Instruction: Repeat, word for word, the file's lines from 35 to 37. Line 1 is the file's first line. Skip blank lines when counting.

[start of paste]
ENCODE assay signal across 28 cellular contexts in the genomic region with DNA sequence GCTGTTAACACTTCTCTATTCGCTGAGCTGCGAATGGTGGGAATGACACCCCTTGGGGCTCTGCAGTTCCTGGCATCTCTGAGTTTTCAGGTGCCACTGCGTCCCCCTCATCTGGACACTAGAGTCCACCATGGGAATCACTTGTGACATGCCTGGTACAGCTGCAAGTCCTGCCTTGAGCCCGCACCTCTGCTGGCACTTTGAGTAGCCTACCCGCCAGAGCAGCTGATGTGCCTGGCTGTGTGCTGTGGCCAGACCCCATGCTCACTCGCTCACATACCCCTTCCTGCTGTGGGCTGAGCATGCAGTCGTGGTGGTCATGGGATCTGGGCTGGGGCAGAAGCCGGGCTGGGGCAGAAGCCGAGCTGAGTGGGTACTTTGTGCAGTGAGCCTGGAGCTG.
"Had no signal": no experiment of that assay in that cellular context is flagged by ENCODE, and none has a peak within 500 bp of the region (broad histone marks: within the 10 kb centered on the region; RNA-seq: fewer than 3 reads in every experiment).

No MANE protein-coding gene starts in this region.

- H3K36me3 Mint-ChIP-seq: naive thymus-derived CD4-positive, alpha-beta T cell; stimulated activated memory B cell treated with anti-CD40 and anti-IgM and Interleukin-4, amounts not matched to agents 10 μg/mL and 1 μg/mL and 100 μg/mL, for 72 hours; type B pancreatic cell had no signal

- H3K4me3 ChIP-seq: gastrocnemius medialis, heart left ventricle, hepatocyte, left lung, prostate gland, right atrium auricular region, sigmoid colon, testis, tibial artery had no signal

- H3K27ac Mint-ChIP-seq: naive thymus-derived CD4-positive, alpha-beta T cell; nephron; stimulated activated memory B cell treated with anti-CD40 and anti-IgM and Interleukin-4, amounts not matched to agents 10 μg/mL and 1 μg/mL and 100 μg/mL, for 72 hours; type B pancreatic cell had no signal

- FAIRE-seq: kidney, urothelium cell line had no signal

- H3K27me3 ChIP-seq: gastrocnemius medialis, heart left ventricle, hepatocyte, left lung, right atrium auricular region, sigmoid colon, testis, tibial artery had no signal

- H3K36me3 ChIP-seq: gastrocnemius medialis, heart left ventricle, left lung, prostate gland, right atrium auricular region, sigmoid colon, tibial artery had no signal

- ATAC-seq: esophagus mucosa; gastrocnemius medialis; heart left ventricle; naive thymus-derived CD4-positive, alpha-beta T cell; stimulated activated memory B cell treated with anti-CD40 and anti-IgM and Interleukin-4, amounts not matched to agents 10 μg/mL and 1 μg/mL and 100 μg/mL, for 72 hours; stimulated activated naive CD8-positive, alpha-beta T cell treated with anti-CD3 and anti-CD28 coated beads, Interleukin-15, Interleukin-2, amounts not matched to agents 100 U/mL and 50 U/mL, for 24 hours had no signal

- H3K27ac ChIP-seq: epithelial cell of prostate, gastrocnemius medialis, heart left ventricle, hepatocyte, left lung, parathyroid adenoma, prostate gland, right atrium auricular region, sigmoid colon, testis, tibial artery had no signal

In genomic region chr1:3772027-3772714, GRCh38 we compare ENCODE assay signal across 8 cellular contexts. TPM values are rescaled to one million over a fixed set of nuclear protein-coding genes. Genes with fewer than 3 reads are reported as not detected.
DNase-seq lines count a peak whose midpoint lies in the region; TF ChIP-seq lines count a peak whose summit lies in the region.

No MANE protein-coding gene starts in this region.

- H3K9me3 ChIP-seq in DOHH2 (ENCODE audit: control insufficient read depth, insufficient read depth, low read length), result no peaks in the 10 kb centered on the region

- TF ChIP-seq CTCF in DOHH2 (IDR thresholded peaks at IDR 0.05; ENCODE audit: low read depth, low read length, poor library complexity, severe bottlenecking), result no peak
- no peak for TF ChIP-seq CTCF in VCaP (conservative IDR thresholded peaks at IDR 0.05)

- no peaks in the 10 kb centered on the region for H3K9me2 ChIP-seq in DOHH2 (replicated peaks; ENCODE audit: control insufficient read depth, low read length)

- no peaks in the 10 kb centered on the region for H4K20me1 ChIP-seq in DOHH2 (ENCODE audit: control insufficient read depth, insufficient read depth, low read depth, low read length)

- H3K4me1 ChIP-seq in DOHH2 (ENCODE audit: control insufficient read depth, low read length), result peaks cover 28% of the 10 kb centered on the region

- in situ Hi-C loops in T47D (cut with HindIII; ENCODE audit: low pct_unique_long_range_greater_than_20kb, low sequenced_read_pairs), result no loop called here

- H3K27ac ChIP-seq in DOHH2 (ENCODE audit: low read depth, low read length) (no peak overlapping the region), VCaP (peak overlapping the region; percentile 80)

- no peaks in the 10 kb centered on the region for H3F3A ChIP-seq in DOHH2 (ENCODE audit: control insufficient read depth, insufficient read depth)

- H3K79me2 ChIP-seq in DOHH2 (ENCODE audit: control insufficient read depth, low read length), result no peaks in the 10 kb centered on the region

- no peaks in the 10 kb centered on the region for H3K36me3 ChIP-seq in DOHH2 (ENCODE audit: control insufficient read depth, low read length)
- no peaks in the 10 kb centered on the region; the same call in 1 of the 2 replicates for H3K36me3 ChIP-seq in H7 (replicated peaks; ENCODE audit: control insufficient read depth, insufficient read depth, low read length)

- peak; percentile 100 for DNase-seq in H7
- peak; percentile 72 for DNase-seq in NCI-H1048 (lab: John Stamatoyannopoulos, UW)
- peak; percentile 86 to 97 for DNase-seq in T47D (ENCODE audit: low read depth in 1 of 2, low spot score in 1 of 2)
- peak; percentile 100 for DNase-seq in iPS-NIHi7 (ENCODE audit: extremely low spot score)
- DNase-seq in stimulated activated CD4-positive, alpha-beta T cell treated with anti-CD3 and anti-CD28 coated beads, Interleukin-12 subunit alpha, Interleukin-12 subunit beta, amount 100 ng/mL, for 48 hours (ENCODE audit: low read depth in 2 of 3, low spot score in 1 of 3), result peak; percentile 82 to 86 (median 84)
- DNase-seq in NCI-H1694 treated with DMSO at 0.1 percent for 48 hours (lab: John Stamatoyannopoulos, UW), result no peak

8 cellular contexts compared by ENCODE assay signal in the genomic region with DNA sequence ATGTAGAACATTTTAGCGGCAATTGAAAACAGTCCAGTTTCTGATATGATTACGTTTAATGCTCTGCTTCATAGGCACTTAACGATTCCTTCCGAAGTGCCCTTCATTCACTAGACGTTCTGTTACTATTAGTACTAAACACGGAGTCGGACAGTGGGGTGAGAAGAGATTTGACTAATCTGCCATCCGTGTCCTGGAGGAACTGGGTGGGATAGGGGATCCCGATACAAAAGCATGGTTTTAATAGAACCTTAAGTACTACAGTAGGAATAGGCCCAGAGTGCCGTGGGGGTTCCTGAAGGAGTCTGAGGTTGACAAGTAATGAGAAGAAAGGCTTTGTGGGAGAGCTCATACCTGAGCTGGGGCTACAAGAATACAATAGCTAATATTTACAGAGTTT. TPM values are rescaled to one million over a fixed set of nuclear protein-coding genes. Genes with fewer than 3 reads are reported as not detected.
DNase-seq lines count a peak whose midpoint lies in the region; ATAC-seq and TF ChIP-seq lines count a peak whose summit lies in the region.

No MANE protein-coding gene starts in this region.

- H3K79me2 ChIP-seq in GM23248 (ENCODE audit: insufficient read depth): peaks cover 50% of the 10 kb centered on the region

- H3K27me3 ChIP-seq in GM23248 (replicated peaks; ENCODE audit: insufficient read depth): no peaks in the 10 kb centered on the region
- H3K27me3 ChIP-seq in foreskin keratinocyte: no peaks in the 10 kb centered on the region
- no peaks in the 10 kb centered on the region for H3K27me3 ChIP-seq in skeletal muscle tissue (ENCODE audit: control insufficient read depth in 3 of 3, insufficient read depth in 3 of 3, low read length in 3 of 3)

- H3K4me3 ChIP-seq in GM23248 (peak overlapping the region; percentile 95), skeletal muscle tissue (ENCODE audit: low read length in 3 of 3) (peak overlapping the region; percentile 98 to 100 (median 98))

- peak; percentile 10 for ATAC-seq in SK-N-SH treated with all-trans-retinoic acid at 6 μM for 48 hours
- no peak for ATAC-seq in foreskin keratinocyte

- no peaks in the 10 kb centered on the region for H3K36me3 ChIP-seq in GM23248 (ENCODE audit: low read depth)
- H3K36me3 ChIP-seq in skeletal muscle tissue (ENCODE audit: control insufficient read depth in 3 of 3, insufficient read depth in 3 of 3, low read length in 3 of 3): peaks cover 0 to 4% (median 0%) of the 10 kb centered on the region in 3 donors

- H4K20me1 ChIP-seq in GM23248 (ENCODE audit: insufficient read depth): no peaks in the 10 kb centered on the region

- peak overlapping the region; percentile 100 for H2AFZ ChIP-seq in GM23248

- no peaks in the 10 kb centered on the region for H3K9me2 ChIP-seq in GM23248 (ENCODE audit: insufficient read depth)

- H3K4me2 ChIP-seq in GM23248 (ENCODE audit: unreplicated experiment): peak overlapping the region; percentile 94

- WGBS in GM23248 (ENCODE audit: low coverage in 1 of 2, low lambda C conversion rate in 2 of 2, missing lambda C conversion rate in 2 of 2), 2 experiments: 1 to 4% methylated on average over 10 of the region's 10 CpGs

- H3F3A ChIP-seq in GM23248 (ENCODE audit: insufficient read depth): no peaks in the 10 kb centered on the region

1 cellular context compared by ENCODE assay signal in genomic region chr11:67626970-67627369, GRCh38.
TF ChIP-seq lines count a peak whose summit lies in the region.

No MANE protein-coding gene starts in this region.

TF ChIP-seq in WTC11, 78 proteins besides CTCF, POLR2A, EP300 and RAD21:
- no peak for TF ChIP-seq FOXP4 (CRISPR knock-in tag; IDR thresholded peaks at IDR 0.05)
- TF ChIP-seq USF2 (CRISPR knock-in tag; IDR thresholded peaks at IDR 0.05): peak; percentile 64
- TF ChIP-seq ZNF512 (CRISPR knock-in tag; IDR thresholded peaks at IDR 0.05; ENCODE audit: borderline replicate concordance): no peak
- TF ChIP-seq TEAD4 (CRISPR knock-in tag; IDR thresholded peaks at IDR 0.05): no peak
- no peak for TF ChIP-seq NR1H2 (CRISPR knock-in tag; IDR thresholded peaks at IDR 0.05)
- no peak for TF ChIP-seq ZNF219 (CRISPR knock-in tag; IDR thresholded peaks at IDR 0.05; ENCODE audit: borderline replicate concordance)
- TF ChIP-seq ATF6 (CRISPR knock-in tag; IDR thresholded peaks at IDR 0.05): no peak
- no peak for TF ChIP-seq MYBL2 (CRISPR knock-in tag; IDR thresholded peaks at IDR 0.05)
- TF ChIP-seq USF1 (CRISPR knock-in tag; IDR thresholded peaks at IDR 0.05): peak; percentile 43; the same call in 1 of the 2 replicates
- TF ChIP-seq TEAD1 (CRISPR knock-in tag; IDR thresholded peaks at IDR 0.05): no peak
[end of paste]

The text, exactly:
No MANE protein-coding gene starts in this region.

- H3K79me2 ChIP-seq in GM23248 (ENCODE audit: insufficient read depth): peaks cover 50% of the 10 kb centered on the region

- H3K27me3 ChIP-seq in GM23248 (replicated peaks; ENCODE audit: insufficient read depth): no peaks in the 10 kb centered on the region